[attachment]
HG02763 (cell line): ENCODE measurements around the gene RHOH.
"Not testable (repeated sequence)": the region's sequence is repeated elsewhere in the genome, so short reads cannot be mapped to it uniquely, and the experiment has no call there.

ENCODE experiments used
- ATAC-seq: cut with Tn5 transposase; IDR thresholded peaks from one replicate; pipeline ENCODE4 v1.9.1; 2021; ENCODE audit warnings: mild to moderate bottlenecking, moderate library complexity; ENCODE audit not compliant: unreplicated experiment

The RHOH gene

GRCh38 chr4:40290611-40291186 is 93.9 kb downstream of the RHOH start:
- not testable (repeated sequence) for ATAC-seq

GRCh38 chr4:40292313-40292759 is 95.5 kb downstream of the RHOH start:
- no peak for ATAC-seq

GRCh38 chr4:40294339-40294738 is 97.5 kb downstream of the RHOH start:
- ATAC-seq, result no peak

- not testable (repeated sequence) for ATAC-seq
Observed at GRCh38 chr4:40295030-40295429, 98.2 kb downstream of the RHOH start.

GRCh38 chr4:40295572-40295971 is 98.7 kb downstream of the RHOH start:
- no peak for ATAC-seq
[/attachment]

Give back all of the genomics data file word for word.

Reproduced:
HG02763 (cell line): ENCODE measurements around the gene RHOH.
"Not testable (repeated sequence)": the region's sequence is repeated elsewhere in the genome, so short reads cannot be mapped to it uniquely, and the experiment has no call there.

ENCODE experiments used
- ATAC-seq: cut with Tn5 transposase; IDR thresholded peaks from one replicate; pipeline ENCODE4 v1.9.1; 2021; ENCODE audit warnings: mild to moderate bottlenecking, moderate library complexity; ENCODE audit not compliant: unreplicated experiment

The RHOH gene

GRCh38 chr4:40290611-40291186 is 93.9 kb downstream of the RHOH start:
- not testable (repeated sequence) for ATAC-seq

GRCh38 chr4:40292313-40292759 is 95.5 kb downstream of the RHOH start:
- no peak for ATAC-seq

GRCh38 chr4:40294339-40294738 is 97.5 kb downstream of the RHOH start:
- ATAC-seq, result no peak

- not testable (repeated sequence) for ATAC-seq
Observed at GRCh38 chr4:40295030-40295429, 98.2 kb downstream of the RHOH start.

GRCh38 chr4:40295572-40295971 is 98.7 kb downstream of the RHOH start:
- no peak for ATAC-seq